Political MoJo

Whistleblowers Get Their Own Wikipedia

| Thu Jan. 4, 2007 12:46 PM EST

wikileaks.gif

This could be cool. A new site, Wikileaks, is setting up an open-source, online repository for leaked information. Using a wiki interface, it will allow anonymous whistleblowers to upload confidential info—but unlike Wikipedia, unhappy bosses and government agencies won't be able to edit or delete the entries. The site already claims to have received 1.1 million documents and plans "to numerically eclipse the content the English Wikipedia with leaked documents." Sounds like a potentially great source for activists and journalists. Not everyone is excited, though. Steven Aftergood of Secrecy News, who often passes on leaked or declassified documents from the U.S. government, writes: "In the absence of accountable editorial oversight, publication can more easily become an act of aggression or an incitement to violence, not to mention an invasion of privacy or an offense against good taste." Which gets to the heart of the wiki issue—unfettered authorship versus the demands of accuracy. Let's see what happens here.

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El Nino + Emissions = Our Toastiest Year Yet

| Thu Jan. 4, 2007 10:04 AM EST

Today the U.K's weather forecasting division (why can't we have one of those?) released its projection that the one-two punch of El Niño and global warming could net the world's warmest ever year on record.

Each January the Met Office issues a global forecast, which takes into account solar effects, El Niño, greenhouse gases concentrations and other multi-decadal influences. Over the previous seven years the annual global temperature forecasts have been right on, with a tiny error mean of just 0.06 °C.

This year the data says there's a 60 percent chance that 2007 will be hotter than 1998, the current warmest year. The main factor behind the prediction is the onset last year of El Niño, a warming of the eastern Pacific's equatorial waters that occurs every two to seven years.

Worldwide, the 10 warmest years since 1850 have all occurred in the past 12 years. And with every year of rising temperatures we are seeing species and ecosystems altered beyond their tipping points, with everything from jellyfish to African storks feeling the burn.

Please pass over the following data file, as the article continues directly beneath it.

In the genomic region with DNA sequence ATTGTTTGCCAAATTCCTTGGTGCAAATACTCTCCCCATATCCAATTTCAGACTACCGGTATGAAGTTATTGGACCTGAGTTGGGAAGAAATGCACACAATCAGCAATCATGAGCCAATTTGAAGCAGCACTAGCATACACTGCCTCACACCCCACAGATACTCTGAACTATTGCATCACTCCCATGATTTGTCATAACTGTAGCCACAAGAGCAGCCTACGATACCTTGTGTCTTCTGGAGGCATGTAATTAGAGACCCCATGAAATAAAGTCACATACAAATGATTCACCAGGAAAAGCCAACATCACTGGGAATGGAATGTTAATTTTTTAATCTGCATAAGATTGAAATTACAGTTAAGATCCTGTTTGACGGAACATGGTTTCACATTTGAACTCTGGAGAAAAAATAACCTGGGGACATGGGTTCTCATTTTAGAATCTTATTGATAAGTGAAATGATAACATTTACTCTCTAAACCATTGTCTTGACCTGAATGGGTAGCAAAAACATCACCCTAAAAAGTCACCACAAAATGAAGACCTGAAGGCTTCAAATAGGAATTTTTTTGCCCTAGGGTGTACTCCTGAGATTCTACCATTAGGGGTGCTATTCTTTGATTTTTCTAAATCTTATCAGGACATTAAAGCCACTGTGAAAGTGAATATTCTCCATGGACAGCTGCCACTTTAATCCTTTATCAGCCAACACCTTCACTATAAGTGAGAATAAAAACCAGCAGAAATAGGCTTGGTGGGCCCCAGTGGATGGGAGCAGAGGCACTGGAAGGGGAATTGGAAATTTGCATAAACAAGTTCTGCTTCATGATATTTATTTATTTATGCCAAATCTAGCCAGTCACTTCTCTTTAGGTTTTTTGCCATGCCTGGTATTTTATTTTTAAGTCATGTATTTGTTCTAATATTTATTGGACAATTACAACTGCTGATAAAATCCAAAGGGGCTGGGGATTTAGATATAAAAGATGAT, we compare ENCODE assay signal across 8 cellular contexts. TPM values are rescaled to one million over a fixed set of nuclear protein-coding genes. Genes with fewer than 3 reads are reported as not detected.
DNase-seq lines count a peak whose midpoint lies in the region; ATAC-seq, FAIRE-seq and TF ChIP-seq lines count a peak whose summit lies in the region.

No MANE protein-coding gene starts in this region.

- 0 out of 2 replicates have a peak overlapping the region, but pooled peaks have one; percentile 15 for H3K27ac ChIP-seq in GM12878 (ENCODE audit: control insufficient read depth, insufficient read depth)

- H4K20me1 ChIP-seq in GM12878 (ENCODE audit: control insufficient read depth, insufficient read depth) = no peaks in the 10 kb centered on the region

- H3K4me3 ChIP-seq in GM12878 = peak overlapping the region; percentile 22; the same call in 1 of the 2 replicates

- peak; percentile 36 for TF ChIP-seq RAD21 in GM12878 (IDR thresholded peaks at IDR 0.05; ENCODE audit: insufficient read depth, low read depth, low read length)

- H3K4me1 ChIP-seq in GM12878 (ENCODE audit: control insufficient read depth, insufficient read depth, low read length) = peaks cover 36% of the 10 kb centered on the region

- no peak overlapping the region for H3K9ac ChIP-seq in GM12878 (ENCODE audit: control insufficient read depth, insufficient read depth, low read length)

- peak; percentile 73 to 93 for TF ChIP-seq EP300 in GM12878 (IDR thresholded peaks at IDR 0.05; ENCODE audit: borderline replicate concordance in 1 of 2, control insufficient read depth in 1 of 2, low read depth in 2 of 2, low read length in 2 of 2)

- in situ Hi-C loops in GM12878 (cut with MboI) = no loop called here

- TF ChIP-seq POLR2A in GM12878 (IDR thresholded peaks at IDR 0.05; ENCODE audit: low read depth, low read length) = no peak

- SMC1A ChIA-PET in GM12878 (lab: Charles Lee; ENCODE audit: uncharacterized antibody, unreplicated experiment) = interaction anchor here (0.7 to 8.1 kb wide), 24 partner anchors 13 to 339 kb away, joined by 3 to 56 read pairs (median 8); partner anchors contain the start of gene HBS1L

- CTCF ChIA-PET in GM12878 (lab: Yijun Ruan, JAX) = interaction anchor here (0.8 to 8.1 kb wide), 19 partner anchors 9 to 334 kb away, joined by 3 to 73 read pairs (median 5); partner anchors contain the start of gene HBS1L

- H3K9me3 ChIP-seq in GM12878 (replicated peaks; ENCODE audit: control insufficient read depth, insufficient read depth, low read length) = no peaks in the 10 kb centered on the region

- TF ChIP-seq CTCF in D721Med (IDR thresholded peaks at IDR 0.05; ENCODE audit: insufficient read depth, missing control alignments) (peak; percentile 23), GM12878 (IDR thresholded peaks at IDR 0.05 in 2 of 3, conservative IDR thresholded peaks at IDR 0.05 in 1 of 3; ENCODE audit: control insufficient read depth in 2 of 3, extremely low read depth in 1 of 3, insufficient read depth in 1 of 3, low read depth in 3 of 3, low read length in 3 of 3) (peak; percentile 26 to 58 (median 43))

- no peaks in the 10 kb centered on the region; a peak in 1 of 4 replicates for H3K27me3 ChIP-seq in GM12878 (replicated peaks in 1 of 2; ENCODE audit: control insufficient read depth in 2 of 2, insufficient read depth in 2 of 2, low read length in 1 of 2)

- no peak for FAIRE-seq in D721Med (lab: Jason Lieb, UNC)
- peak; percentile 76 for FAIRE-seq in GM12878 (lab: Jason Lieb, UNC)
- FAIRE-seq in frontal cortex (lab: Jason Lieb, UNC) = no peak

In 1998, global temperatures were 0.52 degrees above the long-term average, and this year, the Met Office's central forecast is for them to be 0.54 degrees above the mean. The forecast explains that while the current El Niño effect -- warming parts of the Pacific by between 1 and 3 degrees -- isn't as strong as the 1997-1998 pattern when the ocean warmed in parts by as much as 4 degrees, the signifincantly greater volume of greenhouse gases in the atmosphere is likely to make 2007 warmer still than 1998.

Later this year the U.N.-created Intergovernmental Panel on Climate Change will publish its fourth assessment on changing weather patterns (and the first since 2001). The report will synthesize data and predictions from thousands of climate scientists from around the world, and offer critical information on climate change. We'll see if President Bush finds it's important enough to actually read.

Where free speech ends and threats begin

| Wed Jan. 3, 2007 10:40 PM EST

Even the most enthusiastic supporter of free speech understands why you cannot--to use a worn-out, but still good example--shout "fire!" in a crowded theater. Our courts and our law enforcement agencies have long disagreed on when a threat is dangerous and when it is "just a threat." Until we had stalker laws, many citizens were told that nothing could be done about the people who threatened them, and in some communities, stalker laws are still ignored by law enforcement.

People who have used the Internet to make threats against others have also found that their threats are often protected by First Amendment principles. Reasonable people can disagree over the First Amendment, but surely there are some circumstances in which threats can be seen as nothing but dangerous.

It seems to me (and actually, I am one of those people who believes we should take all threats seriously) that most people would take seriously a threat that is both significant in meaning and specific in content. If it were repeated over time, that would, I believe, make it even more potent. Which brings me to radio host Hal Turner, who is already well known for his verbal attacks and threats on African Americans, Jews and illegal immigrants.

Prior to the November elections, Turner stated that he might have to assassinate some members of Congress if the "wrong" people were elected. He recently posted on his website the following:


ANY MEMBER OF CONGRESS WHO INTRODUCES, CO-SPONSORS OR VOTES IN FAVOR OF ANY SUCH AMNESTY [for illegal immigrants] WILL BE DECLARED A DOMESTIC ENEMY AND WILL BE CONSIDERED A LEGITIMATE TARGET FOR ASSASSINATION

Turner is also running this disclaimer on his website: "Due to recent Denial of Service Attacks and Bandwidth Leeching Fraud, most of the content on this site was intentionally removed by Hal Turner."

The radio host says that by stating that we (whoever "we" are) "may" have to kill the Congresspeople, he is just commenting, as opposed to advocating (saying we "will" have to kill them). The first, he says, is an opinion, and the second is a threat. But this is what Turner said on the air recently: